An enigmatic epigraph about the Virgin Mary holds the experts in suspense

An enigmatic epigraph about the Virgin Mary holds the experts in suspense

In the village of Kiti, near the Cypriot city of Larnaca and surrounded by secular trees, stands the Church of Angeloktisti, a Byzantine temple that treasures a splendid mosaic of the sixth century, whose enigmatic epigraph provokes debates among scholars.

Built by the angels, according to legend, and considered one of the best witnesses of the sacred art of that period, Angeloktisti is a point of reference for academics, since it expresses the religious, theological, cultural and aesthetic ideas of its time.

Built between the 11th and 12th centuries, this orthodox church was built on the ruins of a paleo-christian basilica of the fifth century that was restored a century later.

From the original basilica dates the decoration of the apse, with a magnificent mosaic -from the last quarter of the 6th century- representing the Virgin Mary with the Child Jesus in her left hand and flanked by the archangels Miguel and Gabriel.

Precisely the epigraph of this mosaic is what keeps the community of experts in suspense, because against all the canons of the time, it has inscribed the words "Ayía María" (Santa María), instead of "Theotokos" (the one that gave birth to God), as it would correspond according to tradition.

"The mosaic, one of the few that have been preserved in Cyprus, is considered to be one of the most important and splendid works of its kind from the early Christian world", explains to Efe the Byzantinist Andreas Fulias, who carried out a historical investigation on the church and its sacred pieces.

The work of an unknown author – he says – "is the oldest representation of Panayia (the most common epithet to refer to the Virgin in Eastern Christendom) with the Child that is preserved in Cyprus.

"In the pre-Inoculatory period the name of Panayia for Santa Maria was common, but atypical for the period and geographical location of Cyprus as part of the Byzantine Empire," he says.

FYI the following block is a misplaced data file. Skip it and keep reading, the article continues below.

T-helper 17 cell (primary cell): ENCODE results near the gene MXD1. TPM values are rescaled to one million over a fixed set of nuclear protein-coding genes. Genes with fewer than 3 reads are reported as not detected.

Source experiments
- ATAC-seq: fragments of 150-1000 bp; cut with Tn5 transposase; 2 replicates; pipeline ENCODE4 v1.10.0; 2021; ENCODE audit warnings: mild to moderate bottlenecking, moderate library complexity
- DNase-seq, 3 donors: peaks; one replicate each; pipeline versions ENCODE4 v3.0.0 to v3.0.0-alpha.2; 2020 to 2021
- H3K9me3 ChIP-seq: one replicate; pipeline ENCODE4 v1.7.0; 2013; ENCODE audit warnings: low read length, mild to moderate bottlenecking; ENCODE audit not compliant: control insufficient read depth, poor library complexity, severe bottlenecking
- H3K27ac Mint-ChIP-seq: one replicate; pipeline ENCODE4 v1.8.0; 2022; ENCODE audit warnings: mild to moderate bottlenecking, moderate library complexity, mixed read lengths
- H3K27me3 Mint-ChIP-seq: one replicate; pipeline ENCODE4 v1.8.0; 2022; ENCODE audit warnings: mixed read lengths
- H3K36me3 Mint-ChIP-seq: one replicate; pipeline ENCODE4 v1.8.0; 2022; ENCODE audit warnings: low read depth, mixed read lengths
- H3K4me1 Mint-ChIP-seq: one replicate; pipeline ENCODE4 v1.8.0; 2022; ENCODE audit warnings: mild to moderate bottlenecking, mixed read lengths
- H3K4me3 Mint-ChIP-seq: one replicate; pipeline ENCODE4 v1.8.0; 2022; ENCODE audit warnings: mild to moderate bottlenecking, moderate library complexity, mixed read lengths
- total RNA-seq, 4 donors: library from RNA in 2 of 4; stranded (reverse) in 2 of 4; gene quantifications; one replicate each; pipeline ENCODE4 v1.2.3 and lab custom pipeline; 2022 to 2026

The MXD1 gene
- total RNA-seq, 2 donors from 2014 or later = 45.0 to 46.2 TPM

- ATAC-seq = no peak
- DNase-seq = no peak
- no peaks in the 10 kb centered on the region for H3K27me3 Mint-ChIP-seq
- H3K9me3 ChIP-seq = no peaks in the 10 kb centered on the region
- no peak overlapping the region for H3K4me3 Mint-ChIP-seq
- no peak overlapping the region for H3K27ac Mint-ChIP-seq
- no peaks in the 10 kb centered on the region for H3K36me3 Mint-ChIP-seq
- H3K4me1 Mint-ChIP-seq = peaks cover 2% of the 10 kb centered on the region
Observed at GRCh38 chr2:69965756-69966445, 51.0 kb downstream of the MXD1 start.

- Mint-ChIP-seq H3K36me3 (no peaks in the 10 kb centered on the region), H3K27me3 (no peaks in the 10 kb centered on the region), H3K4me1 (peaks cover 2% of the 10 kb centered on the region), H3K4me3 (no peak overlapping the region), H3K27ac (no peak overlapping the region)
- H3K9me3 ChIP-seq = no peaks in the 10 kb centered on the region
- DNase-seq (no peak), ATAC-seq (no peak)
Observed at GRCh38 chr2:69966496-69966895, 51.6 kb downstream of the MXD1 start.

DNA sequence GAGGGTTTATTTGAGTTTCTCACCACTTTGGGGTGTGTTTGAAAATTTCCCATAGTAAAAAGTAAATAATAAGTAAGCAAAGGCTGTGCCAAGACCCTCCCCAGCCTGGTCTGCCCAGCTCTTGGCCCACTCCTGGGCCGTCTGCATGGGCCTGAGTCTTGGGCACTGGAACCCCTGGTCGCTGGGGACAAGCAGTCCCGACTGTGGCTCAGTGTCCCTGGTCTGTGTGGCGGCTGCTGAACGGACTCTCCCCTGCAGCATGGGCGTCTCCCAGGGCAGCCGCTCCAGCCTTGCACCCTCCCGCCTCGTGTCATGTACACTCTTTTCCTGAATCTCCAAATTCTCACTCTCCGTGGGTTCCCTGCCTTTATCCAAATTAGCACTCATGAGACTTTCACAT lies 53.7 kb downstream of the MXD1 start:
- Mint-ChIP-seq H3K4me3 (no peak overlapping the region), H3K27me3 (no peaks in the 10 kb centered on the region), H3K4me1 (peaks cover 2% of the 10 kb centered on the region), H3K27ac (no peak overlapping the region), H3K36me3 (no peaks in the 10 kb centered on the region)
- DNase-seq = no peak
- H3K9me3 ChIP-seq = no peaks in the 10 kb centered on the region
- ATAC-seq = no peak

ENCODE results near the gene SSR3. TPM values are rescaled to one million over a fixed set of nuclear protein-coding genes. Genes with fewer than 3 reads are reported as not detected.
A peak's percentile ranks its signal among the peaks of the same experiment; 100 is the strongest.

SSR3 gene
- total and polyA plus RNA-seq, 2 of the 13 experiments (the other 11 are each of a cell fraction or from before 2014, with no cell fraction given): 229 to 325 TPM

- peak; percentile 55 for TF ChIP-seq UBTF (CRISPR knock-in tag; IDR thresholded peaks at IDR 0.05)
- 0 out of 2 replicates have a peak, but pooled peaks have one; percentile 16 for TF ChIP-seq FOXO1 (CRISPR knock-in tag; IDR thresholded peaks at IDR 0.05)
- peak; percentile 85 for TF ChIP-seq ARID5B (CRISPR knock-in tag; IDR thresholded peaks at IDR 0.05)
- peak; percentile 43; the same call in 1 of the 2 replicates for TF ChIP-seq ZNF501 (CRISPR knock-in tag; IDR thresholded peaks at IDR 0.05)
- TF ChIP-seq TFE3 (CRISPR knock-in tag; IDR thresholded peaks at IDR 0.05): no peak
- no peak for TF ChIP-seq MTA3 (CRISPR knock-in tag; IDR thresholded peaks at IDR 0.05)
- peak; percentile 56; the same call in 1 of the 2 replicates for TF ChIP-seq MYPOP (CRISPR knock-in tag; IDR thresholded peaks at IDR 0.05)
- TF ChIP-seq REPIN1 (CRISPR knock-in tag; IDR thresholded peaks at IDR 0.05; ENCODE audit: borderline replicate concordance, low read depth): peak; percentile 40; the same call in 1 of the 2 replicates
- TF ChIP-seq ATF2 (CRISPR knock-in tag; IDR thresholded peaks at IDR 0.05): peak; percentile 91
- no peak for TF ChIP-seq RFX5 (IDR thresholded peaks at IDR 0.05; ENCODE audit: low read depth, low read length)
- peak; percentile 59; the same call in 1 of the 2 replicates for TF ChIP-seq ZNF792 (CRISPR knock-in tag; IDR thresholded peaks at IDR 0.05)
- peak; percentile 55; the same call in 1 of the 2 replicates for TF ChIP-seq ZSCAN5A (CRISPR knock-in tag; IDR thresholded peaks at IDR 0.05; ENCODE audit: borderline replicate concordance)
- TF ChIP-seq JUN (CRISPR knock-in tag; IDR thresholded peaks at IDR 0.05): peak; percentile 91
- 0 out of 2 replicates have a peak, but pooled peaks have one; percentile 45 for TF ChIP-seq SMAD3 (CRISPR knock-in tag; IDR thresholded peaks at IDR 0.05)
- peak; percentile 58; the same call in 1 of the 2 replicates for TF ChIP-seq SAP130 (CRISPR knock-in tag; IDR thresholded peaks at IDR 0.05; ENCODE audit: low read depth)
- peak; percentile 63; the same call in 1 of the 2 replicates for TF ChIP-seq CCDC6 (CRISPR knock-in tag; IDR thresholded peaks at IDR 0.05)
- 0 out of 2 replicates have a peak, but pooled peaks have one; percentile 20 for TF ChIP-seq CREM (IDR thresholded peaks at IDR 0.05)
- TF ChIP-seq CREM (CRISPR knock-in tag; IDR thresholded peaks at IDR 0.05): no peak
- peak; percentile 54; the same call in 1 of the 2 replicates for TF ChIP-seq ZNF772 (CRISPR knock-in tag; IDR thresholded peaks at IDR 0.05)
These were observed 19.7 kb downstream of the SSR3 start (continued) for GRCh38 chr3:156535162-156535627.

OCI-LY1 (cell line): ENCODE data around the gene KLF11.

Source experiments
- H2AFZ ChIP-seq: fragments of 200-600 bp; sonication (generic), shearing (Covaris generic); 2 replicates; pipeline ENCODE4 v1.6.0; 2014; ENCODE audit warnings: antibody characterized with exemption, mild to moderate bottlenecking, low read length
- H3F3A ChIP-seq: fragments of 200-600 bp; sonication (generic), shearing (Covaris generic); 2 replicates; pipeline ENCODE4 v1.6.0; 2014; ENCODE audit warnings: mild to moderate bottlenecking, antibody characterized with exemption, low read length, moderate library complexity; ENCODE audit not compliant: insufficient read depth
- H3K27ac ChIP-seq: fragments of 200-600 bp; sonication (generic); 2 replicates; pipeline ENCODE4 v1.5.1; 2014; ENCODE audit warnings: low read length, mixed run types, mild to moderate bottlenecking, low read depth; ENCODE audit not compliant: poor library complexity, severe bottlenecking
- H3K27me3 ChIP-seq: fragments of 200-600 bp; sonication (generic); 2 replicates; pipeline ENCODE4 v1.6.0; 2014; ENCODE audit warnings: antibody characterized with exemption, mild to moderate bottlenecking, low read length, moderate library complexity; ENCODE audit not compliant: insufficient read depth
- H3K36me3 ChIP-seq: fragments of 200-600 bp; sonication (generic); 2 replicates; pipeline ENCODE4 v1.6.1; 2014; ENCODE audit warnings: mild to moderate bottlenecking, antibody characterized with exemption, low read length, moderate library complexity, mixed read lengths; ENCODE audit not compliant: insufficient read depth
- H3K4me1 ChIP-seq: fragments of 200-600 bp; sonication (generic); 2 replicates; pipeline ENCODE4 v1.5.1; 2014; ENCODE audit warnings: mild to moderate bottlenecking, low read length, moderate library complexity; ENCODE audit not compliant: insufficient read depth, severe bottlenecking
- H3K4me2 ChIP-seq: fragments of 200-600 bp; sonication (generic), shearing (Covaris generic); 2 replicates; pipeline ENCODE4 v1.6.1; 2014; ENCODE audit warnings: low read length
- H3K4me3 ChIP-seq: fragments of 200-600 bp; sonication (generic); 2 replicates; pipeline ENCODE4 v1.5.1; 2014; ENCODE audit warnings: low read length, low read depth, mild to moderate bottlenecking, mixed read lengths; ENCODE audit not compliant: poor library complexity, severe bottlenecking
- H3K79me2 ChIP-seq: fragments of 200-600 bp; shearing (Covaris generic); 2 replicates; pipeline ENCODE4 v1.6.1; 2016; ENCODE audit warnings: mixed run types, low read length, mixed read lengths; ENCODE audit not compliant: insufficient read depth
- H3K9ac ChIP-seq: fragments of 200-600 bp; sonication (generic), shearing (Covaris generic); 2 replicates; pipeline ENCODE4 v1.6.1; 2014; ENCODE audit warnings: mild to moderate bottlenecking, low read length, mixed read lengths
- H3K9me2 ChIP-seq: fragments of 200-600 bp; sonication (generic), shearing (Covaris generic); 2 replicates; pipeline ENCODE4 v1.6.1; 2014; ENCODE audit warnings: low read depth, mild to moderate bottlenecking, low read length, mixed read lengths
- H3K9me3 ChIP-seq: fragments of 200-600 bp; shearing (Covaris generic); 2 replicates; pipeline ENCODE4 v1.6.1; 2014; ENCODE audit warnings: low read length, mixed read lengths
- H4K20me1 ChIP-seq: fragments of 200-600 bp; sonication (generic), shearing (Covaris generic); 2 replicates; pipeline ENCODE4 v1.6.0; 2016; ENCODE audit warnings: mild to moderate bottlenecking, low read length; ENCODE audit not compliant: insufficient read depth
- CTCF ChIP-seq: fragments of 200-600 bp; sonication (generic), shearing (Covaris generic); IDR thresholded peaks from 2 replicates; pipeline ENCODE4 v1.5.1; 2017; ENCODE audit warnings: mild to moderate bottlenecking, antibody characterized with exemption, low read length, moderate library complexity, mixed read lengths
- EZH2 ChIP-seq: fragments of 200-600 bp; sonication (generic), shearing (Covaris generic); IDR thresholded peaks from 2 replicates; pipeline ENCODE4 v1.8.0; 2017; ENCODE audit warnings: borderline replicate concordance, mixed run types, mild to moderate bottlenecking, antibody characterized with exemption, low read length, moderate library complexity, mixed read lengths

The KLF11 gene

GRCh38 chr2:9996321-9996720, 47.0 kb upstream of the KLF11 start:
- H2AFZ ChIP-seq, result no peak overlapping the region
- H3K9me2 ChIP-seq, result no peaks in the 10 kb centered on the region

The Council of Ephesus of 431 decided that the term to refer to the Virgin must be "Theotokos" and not "Christotókos" (Mother of Christ), as defended by the then Patriarch of Constantinople, Nestorius.

"This decision of the Council had consequences also for the cult and the iconography of the 'Panayía'", says the expert.

For this reason, the appeal "Santa Maria" is basically found in Monophysite works (the theological doctrine according to which Jesus is present only in the divine nature, but not in the human nature) coming from the provinces of the Middle East, where Eastern Christendom had weakened because of the Monophysite crisis.

For Fuliás, the substantial question therefore is whether the mosaic of Angeloktistis, apart from the iconographic elements common with other works of the Monophysite East, has perhaps also a theological character of this doctrine when using a qualifier rejected by the Council.

Therefore, according to the Byzantinist, the possibility of the existence of Monophysite groups in Cyprus, "something also witnessed by historical sources" can not be excluded.

Cyprus, from the beginning of the Christian era in the first century, was an important bridge between the Holy Land and Rome on the one hand, and Constantinople on the other.

During the beginnings of Christianity the evangelist Saint Mark was in Cyprus, as well as the apostles Paul and Bernabé, who brought this religion to the island just 50 years after Christ.

Later it became a province of the Byzantine Empire, between 330 and 1191, a period that left Cyprus with a rich artistic and architectural heritage.

The Byzantine tradition continued on the island, despite the French (1191-1489), Venetian (1489-1571) and Ottoman (1571-1832) invasions, as well as British colonialism (1878-1958).


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